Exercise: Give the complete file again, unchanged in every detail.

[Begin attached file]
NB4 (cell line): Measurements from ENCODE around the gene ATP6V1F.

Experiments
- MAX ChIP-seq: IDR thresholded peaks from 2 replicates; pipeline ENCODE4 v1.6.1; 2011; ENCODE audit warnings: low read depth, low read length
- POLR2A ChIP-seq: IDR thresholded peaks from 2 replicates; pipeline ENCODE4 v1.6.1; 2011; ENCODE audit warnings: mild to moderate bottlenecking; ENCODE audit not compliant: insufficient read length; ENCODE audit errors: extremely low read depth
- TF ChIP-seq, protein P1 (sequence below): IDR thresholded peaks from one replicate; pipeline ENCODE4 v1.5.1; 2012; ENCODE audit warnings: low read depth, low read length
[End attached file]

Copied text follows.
NB4 (cell line): Measurements from ENCODE around the gene ATP6V1F.

Experiments
- MAX ChIP-seq: IDR thresholded peaks from 2 replicates; pipeline ENCODE4 v1.6.1; 2011; ENCODE audit warnings: low read depth, low read length
- POLR2A ChIP-seq: IDR thresholded peaks from 2 replicates; pipeline ENCODE4 v1.6.1; 2011; ENCODE audit warnings: mild to moderate bottlenecking; ENCODE audit not compliant: insufficient read length; ENCODE audit errors: extremely low read depth
- TF ChIP-seq, protein P1 (sequence below): IDR thresholded peaks from one replicate; pipeline ENCODE4 v1.5.1; 2012; ENCODE audit warnings: low read depth, low read length